Former President Bill Clinton conceded in an interview broadcast Monday that some donors may have contributed money to the Clinton Foundation in an attempt to gain influence with the family.
"Well, since we had more than 300,000 donors, it would be unusual if nobody did," Clinton told NPR host Steve Inskeep when asked whether some of the foundation’s donors had attempted to accrue favor with the former first couple should they return to the White House.
"But, the names I saw in the paper, none of them surprised me and all of them could have gotten their own meeting with Hillary," Clinton continued.
He admitted it was "natural" for personal friends or political allies "to call and ask for things," but said he trusted that the State Department under Hillary Clinton’s leadership would properly address potential conflicts of interest.
"It didn’t surprise me that people would call from time-to-time, and maybe some of them gave money for that reason, but most of them gave it because they liked what we were doing," Clinton said.
The former president pushed back on accusations of pay-to-play practices at the Clinton Foundation and charged that critics were "smearing" him and his wife.
State Department emails released earlier this month revealed that Bill Clinton’s former adviser Douglas Band, who headed the Clinton Global Initiative, attempted in 2009 to secure a special diplomatic passport reserved solely for those with diplomatic status from a top Hillary Clinton aide at the State Department.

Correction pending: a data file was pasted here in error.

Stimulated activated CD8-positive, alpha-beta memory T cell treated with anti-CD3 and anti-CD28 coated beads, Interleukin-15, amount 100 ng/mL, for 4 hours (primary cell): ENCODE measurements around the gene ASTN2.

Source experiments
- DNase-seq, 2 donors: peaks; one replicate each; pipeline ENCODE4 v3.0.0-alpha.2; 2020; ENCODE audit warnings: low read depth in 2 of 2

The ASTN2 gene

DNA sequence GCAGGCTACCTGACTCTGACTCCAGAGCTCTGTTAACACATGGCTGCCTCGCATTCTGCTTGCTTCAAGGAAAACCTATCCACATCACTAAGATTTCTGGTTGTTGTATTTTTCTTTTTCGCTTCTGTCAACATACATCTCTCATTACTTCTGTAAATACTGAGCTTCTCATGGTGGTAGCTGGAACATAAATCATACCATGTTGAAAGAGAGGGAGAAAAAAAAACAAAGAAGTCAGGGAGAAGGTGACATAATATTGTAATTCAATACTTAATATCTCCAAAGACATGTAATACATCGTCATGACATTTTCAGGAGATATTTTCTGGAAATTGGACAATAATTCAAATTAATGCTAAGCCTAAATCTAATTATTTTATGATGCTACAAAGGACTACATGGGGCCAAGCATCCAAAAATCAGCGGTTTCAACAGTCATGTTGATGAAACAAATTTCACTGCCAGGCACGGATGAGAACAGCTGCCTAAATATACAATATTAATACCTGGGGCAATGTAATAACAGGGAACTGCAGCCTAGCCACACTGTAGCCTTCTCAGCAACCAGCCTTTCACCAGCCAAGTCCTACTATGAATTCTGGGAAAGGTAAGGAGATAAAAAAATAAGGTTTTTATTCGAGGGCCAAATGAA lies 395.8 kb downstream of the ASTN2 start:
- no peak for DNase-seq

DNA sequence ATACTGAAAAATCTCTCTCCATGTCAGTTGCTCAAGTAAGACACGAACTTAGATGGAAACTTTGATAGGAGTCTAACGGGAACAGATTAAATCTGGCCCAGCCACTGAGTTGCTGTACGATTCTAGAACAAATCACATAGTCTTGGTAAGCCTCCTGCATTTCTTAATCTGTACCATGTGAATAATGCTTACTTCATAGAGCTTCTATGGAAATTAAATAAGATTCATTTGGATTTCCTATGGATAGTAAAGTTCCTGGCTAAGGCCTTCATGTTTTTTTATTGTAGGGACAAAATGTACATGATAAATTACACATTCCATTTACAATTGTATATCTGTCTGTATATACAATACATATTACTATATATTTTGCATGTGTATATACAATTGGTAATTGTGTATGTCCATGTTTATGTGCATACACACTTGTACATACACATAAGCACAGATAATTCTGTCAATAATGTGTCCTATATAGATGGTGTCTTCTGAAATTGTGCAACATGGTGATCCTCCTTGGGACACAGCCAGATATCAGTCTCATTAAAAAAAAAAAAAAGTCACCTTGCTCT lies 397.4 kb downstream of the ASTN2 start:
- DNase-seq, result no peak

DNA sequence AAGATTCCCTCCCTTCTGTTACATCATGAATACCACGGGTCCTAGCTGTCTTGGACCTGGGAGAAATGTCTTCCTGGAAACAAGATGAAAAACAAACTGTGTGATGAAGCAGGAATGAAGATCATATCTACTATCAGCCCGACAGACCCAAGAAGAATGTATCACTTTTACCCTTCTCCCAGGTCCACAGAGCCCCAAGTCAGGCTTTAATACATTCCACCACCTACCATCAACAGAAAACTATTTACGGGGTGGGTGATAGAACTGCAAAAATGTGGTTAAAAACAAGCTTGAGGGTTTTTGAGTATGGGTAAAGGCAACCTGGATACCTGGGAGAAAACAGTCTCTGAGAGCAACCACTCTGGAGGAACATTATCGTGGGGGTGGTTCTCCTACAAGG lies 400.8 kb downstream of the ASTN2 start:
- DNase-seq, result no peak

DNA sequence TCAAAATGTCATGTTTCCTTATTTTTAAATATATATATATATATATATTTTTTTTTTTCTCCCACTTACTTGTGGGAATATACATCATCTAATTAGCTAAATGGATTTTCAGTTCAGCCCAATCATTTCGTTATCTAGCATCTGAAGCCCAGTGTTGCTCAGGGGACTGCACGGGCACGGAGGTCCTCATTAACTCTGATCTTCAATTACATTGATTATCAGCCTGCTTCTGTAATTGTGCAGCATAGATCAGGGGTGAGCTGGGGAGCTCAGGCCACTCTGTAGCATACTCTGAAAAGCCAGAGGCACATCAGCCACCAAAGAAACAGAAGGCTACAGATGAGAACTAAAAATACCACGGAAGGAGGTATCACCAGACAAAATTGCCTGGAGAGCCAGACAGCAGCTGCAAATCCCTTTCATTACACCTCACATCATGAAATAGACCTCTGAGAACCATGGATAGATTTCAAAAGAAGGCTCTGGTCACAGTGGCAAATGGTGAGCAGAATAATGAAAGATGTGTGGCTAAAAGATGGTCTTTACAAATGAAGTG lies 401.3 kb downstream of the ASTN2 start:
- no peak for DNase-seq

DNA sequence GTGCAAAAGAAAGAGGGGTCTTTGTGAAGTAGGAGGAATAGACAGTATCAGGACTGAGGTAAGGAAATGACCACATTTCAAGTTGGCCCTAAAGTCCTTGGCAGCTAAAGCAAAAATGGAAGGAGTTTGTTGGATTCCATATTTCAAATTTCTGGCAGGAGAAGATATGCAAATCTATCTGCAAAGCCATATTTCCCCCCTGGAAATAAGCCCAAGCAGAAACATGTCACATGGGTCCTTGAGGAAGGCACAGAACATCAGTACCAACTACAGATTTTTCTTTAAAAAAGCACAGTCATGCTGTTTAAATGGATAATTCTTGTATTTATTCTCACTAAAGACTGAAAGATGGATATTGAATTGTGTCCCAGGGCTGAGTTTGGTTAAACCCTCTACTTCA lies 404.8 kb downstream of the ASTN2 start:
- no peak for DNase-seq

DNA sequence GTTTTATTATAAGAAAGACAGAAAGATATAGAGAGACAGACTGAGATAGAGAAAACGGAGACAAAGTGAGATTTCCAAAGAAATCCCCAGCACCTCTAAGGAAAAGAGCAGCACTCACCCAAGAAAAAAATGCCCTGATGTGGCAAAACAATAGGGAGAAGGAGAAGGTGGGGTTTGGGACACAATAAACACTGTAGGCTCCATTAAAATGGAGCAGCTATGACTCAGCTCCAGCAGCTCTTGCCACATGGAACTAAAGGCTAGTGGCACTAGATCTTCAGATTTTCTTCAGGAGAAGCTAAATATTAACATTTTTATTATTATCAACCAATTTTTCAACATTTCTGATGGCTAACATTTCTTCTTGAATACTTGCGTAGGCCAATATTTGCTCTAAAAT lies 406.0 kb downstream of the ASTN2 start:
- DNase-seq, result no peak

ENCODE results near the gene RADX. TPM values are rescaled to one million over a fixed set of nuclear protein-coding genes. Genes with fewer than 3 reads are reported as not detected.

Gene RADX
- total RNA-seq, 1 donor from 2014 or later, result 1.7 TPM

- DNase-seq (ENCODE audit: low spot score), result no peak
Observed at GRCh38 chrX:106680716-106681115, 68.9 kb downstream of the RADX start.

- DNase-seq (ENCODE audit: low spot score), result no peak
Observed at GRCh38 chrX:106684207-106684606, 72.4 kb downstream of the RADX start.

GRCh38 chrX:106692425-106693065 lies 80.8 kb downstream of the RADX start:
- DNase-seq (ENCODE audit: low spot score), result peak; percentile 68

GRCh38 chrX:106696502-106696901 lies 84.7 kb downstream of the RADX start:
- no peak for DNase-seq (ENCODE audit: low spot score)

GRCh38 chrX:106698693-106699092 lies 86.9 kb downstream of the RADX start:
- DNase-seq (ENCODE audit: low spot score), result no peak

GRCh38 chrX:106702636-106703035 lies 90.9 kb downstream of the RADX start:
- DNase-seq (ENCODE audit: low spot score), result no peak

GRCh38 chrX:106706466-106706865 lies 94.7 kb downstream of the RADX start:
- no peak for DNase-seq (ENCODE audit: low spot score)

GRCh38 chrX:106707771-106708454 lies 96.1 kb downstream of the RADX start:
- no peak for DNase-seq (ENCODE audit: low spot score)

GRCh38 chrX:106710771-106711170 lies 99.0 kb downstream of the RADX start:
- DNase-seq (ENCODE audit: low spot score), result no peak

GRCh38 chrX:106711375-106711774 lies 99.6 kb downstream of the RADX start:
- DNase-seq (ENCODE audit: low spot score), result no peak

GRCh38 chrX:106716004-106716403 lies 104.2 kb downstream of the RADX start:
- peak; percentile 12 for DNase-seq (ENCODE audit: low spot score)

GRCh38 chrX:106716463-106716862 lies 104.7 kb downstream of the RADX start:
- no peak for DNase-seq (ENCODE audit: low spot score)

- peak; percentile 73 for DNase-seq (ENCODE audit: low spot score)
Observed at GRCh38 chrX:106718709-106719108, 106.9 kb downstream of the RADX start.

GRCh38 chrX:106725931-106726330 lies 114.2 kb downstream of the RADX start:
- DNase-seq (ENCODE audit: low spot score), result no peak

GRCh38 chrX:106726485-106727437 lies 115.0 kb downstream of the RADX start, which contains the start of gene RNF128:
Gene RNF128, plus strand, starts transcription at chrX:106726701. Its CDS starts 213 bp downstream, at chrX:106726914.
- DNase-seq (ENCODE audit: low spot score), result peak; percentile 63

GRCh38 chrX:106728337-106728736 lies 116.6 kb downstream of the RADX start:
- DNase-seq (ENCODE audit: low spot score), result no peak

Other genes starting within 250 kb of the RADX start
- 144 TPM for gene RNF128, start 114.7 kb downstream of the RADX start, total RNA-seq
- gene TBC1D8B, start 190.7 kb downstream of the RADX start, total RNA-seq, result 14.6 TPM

While the State Department never issued the passport, Clinton’s former senior deputy Huma Abedin had initially accepted Band’s request.
Bill Clinton announced last month he would resign from the foundation’s board if Hillary Clinton wins the presidency to remove any concerns of overlapping interests, though he said the change would be "hard."
"I’ve had this job longer than I ever had any job, and I’ve loved it," Clinton said. "And you know, we always say in response to our critics that nobody in my family ever took a penny out of this foundation and put millions of dollars in. But I would have paid more to do this job. It was the most fun thing I’ve ever done."
The former president is hosting the final meeting of the annual Clinton Global Initiative this week after he vowed in August that he and Hillary Clinton would stop accepting foreign and corporate donations should she win the White House in November.